The year I spent in Russia during the period from the victory at Stalingrad to the capture in Kiev was, I believe, one of the most significant of the century. For the first time, the sprawling nation of some twenty-odd nationalities not only felt itself unified in what is known as the Union of Soviet Socialist Republics, but they also for the first time felt the hand of foreign cooperation and friendliness. This came mostly from America in the form of Lend Lease war materials, particularly transport, and in the form of UNNRA and Lend Lease food.
The Russian people, who for the past twenty-five years had been told they were surrounded by unfriendly capitalist countries, discovered that capitalism is probably not the bugaboo that Stalin and the Party had been telling them for so long. The result was that we found the Russian people extremely friendly. And only in Oklahoma can I say I have found hospitality from the ordinary people any greater...or any more fatiguing. Really, you Oklahomans would like the Russian people. Their country has the same open, rolling plains; the kind of country that breeds a tough, ambitious people for which no task is too big.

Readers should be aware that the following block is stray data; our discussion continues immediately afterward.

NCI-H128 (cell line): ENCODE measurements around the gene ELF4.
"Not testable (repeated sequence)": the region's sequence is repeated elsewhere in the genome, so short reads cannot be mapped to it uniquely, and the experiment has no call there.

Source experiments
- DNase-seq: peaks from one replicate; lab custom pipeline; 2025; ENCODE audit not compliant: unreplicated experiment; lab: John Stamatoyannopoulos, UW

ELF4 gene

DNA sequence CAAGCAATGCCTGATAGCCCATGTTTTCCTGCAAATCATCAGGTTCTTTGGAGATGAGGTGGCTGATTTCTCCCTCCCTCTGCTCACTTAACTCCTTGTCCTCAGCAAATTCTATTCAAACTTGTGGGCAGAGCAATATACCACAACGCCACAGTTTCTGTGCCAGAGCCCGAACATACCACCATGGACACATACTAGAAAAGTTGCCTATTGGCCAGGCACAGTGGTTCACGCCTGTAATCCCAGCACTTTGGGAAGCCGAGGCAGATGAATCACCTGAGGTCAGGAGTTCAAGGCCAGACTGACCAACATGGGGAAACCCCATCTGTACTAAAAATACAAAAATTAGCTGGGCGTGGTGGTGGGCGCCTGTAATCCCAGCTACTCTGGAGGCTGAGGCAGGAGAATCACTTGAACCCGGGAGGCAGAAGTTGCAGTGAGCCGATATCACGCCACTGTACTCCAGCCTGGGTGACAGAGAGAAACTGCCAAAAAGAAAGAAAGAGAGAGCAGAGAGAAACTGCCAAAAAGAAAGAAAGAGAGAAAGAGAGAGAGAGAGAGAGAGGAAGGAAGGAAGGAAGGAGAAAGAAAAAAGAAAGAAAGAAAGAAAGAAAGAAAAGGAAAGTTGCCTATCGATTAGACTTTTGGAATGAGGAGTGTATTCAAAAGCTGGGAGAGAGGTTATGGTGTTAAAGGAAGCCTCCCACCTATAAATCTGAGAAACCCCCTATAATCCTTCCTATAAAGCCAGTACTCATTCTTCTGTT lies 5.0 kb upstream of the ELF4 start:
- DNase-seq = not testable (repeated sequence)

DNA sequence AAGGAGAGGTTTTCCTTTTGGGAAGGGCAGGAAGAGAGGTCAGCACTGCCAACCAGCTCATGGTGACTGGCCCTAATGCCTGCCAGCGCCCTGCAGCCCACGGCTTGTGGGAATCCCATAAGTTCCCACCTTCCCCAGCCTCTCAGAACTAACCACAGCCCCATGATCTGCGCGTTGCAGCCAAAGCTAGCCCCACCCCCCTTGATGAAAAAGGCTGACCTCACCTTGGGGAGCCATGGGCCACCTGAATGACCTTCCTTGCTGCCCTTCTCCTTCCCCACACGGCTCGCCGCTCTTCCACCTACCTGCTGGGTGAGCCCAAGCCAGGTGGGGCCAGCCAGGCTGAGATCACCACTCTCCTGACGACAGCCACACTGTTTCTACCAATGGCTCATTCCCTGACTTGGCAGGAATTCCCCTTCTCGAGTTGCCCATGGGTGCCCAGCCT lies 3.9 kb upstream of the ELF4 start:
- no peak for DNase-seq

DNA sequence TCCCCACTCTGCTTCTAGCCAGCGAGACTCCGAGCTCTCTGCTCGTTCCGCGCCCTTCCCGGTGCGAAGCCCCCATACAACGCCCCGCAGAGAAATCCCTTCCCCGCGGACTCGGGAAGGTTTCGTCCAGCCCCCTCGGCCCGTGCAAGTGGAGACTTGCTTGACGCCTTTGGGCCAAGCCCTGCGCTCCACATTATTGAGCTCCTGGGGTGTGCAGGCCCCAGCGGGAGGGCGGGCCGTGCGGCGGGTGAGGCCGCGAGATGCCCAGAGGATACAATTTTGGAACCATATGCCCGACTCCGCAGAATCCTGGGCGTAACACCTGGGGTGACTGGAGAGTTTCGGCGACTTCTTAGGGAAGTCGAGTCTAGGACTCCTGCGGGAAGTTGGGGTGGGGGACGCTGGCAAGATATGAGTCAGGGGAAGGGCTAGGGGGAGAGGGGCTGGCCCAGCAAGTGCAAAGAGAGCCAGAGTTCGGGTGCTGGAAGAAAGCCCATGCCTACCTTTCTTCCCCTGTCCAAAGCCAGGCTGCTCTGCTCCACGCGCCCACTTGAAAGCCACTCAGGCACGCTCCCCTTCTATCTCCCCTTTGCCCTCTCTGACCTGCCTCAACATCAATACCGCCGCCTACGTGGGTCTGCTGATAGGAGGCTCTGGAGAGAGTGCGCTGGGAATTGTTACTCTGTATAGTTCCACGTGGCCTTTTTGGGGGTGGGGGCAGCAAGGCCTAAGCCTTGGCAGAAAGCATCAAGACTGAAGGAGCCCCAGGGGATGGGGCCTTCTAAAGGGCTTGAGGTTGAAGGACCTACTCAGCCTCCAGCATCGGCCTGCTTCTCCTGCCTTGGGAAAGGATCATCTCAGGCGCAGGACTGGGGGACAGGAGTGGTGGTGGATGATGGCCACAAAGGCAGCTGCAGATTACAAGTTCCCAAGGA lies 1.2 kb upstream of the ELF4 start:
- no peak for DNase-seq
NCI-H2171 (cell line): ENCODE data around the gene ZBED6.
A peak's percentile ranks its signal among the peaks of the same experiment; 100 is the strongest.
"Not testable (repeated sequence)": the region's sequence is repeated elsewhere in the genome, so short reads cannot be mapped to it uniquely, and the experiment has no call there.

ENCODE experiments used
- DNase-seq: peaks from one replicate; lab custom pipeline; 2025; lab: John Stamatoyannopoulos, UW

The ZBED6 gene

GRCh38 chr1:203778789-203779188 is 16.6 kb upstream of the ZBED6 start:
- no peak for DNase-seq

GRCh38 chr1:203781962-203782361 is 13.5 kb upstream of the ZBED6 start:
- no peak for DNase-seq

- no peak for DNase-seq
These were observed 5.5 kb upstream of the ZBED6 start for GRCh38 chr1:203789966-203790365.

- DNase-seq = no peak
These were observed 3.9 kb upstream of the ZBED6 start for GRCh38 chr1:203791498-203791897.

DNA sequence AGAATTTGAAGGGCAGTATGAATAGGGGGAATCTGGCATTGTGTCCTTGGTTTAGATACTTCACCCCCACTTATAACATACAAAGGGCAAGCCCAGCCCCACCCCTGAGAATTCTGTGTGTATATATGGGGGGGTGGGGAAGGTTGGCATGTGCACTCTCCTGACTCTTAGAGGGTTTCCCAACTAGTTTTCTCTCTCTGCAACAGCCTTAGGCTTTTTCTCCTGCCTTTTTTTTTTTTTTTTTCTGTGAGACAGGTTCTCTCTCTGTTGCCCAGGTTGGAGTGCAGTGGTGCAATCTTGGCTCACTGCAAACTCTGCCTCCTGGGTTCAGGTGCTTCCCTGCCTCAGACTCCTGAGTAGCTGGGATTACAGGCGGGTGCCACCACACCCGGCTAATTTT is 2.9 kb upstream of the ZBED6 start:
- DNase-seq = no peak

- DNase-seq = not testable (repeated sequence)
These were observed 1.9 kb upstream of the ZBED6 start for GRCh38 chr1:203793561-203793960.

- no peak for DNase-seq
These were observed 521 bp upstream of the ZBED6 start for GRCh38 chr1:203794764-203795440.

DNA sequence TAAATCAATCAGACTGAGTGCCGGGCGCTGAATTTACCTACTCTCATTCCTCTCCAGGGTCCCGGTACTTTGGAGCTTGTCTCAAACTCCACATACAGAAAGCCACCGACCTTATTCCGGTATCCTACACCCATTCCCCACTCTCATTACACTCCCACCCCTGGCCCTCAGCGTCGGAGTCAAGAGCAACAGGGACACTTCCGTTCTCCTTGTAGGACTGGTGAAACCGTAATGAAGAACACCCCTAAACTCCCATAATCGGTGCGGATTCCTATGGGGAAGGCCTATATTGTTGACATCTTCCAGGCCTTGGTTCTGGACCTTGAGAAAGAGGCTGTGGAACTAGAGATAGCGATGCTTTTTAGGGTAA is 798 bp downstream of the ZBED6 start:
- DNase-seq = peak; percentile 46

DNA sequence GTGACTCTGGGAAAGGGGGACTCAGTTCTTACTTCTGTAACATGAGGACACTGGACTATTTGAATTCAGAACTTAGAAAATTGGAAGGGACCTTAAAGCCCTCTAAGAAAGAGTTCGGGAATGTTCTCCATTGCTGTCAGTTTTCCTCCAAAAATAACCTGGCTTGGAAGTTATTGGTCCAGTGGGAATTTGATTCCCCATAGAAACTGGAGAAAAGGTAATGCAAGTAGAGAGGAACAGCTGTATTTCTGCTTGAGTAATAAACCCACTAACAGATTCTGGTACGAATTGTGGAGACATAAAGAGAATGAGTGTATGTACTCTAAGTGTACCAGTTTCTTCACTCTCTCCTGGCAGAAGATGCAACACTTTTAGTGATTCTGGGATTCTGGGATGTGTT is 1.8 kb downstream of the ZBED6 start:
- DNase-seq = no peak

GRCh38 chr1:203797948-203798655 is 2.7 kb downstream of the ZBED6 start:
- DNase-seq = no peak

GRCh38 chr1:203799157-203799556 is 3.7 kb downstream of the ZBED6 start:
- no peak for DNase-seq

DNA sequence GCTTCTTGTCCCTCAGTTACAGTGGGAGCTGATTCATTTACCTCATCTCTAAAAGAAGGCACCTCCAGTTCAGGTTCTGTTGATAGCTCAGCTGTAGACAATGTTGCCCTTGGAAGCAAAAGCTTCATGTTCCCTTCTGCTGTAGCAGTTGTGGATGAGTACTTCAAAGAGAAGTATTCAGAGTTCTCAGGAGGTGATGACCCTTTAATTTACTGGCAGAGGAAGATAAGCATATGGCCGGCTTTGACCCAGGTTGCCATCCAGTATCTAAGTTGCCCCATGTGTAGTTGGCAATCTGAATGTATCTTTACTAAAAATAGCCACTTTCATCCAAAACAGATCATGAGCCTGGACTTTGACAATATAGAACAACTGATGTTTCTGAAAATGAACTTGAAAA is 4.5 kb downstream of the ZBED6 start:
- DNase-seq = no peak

However, whether the people are born on prairies or on mountains, whether they eat rice or buffalo meat, or whether they worship a Buddha or a bullock or a bit of stone, there basically is nothing wrong with people no matter how imperfect they are. The trouble comes when this imperfect animal called man gathers power for himself.
It would be oversimplification to say that the trouble with the Russian people is their government. I suppose you could say the same thing about Americans or British or Frenchmen. During the war we foreign correspondents were discouraged from saying such things about our Allies. But now the censorship is off...although it is still imposed with an iron hand in Russia, and we can talk about such things.
Incidentally, one of the most amusing censorship stories I ran into concerned the Russian censor. The censors there are a very worried group of men. One slip-up and they find themselves cutting wood in Siberia, a portion of the Russian nation hardly recommended as a resort.
(Go into Russian Poltava censorship story)